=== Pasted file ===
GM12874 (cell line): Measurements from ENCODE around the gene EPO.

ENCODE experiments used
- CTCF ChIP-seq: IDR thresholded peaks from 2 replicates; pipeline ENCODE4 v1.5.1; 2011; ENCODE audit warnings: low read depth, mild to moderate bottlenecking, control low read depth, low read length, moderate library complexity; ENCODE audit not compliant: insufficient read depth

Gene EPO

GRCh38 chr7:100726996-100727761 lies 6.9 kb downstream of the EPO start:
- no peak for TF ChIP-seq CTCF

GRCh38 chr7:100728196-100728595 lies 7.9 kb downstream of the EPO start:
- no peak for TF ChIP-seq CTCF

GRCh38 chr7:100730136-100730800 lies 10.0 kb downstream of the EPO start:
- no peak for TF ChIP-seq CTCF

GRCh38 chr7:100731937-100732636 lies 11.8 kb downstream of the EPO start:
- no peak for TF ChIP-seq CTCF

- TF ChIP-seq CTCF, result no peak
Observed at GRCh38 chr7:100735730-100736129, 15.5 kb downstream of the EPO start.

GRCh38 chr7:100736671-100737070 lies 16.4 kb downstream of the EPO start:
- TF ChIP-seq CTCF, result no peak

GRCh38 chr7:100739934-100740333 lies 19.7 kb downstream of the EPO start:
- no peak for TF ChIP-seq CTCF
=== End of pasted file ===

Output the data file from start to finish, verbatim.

GM12874 (cell line): Measurements from ENCODE around the gene EPO.

ENCODE experiments used
- CTCF ChIP-seq: IDR thresholded peaks from 2 replicates; pipeline ENCODE4 v1.5.1; 2011; ENCODE audit warnings: low read depth, mild to moderate bottlenecking, control low read depth, low read length, moderate library complexity; ENCODE audit not compliant: insufficient read depth

Gene EPO

GRCh38 chr7:100726996-100727761 lies 6.9 kb downstream of the EPO start:
- no peak for TF ChIP-seq CTCF

GRCh38 chr7:100728196-100728595 lies 7.9 kb downstream of the EPO start:
- no peak for TF ChIP-seq CTCF

GRCh38 chr7:100730136-100730800 lies 10.0 kb downstream of the EPO start:
- no peak for TF ChIP-seq CTCF

GRCh38 chr7:100731937-100732636 lies 11.8 kb downstream of the EPO start:
- no peak for TF ChIP-seq CTCF

- TF ChIP-seq CTCF, result no peak
Observed at GRCh38 chr7:100735730-100736129, 15.5 kb downstream of the EPO start.

GRCh38 chr7:100736671-100737070 lies 16.4 kb downstream of the EPO start:
- TF ChIP-seq CTCF, result no peak

GRCh38 chr7:100739934-100740333 lies 19.7 kb downstream of the EPO start:
- no peak for TF ChIP-seq CTCF